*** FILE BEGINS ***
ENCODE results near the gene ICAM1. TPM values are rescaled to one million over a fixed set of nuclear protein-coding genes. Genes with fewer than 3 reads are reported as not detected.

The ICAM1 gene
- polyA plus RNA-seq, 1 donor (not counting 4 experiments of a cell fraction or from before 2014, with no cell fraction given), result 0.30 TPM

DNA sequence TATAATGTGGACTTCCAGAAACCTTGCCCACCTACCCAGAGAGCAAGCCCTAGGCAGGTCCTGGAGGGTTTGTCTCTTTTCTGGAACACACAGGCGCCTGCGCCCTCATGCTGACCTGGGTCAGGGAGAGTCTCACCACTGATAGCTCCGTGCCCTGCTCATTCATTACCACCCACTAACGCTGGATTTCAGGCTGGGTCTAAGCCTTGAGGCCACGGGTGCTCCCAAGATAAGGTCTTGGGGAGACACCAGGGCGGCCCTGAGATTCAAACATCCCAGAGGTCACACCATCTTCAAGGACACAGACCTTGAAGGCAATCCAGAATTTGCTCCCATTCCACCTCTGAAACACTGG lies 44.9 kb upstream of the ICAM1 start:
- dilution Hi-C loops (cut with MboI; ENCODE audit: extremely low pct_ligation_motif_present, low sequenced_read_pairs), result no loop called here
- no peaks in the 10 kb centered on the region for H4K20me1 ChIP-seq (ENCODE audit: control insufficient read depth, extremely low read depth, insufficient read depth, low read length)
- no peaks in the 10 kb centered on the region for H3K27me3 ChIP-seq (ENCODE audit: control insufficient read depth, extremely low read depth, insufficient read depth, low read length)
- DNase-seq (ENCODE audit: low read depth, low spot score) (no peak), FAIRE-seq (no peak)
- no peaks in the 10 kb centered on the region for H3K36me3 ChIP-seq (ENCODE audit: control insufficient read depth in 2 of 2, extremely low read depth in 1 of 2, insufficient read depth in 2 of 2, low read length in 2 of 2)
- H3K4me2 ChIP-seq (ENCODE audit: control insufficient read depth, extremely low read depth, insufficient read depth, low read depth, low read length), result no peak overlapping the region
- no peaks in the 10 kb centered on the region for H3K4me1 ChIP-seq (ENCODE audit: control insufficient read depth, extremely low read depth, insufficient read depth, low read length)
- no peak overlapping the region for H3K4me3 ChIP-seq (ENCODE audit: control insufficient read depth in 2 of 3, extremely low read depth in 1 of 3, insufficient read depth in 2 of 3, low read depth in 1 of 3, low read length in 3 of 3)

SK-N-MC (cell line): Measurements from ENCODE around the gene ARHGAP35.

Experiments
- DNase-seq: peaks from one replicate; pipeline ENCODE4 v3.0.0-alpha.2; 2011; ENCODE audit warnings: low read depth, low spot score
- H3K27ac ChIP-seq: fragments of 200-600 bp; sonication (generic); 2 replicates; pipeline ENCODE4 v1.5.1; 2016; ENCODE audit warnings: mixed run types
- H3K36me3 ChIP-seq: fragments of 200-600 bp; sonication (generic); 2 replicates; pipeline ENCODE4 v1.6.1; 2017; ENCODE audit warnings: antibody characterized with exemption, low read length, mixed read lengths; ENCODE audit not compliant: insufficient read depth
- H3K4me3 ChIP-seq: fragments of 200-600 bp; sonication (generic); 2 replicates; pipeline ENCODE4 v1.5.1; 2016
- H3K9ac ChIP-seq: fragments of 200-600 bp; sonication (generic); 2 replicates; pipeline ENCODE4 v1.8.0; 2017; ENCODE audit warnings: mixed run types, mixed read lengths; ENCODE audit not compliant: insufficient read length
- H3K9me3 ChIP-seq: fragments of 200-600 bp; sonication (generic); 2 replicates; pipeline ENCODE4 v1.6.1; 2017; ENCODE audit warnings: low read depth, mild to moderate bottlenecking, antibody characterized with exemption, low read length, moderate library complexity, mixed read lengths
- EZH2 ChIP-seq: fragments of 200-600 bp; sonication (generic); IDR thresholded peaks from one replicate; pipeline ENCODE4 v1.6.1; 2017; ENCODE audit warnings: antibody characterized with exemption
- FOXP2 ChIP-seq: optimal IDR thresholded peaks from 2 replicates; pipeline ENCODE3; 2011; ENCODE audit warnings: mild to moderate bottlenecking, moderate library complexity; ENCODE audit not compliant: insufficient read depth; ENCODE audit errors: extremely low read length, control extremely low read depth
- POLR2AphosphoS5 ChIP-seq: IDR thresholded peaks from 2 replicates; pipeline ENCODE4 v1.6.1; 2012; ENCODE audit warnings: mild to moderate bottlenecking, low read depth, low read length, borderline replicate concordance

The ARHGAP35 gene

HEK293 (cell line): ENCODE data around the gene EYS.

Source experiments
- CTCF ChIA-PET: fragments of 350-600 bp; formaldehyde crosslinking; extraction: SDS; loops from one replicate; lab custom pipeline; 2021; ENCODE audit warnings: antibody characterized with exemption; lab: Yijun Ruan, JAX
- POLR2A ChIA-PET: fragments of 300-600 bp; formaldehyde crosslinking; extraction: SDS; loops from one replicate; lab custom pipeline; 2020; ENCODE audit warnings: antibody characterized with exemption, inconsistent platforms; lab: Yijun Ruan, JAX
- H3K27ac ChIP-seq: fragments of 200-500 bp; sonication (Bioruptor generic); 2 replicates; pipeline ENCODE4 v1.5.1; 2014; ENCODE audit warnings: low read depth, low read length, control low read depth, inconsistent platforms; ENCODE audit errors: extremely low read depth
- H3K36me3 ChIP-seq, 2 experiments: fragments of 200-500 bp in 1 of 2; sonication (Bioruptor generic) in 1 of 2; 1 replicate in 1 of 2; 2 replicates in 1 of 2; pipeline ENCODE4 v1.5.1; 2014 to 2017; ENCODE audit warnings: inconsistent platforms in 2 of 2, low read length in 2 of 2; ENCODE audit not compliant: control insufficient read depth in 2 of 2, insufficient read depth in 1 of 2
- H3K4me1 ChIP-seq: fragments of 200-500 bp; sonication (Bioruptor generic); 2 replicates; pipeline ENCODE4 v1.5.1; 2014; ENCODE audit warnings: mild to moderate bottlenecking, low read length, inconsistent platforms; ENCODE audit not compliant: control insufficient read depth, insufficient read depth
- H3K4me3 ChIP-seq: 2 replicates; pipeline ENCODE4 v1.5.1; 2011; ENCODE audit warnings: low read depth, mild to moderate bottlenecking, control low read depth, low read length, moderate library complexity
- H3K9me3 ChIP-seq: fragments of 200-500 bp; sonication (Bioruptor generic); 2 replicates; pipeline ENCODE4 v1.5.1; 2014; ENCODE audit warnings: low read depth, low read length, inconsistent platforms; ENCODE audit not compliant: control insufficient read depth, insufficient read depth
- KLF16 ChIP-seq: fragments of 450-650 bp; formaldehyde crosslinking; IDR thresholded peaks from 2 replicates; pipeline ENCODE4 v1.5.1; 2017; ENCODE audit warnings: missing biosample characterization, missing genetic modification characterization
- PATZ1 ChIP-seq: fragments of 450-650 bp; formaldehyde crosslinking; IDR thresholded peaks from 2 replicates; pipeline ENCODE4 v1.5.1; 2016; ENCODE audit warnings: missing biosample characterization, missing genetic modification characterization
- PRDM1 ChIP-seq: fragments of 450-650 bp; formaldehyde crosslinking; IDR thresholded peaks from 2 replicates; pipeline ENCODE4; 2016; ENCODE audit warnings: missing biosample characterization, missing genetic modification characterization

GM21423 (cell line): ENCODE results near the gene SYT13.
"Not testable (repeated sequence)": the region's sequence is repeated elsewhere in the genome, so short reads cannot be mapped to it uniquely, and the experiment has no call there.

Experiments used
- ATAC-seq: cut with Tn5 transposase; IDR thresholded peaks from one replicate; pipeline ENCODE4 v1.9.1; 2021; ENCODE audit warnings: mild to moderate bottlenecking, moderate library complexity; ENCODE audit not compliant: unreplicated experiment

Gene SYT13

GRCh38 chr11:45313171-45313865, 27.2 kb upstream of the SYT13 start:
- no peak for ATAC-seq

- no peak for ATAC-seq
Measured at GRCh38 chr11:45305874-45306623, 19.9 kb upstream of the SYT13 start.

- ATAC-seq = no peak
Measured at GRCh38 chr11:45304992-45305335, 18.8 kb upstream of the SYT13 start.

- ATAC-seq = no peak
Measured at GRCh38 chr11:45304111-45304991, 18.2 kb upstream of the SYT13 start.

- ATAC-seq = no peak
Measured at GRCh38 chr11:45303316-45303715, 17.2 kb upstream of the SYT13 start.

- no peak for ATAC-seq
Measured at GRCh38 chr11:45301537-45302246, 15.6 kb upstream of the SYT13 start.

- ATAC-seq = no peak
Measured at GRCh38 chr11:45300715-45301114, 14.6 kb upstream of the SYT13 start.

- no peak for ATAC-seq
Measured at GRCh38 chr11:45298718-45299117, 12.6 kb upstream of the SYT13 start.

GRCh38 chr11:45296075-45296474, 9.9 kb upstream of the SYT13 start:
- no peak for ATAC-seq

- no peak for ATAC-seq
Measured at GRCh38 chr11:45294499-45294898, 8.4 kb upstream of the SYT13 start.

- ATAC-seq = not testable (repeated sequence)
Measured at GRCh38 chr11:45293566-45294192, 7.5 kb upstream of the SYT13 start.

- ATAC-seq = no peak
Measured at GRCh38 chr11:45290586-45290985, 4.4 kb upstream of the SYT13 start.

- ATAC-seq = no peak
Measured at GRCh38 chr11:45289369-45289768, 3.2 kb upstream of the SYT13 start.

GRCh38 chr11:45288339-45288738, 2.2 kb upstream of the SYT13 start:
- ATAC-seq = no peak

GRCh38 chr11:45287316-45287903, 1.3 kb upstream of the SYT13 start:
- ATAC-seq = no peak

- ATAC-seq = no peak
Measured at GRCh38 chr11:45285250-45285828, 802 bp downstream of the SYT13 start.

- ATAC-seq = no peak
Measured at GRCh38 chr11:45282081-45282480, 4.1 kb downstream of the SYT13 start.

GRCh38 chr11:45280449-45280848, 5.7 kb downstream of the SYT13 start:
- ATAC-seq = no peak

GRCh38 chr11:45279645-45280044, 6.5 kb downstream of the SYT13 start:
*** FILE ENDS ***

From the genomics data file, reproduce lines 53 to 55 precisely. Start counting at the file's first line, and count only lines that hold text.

Measured at GRCh38 chr11:45301537-45302246, 15.6 kb upstream of the SYT13 start.

- ATAC-seq = no peak
Measured at GRCh38 chr11:45300715-45301114, 14.6 kb upstream of the SYT13 start.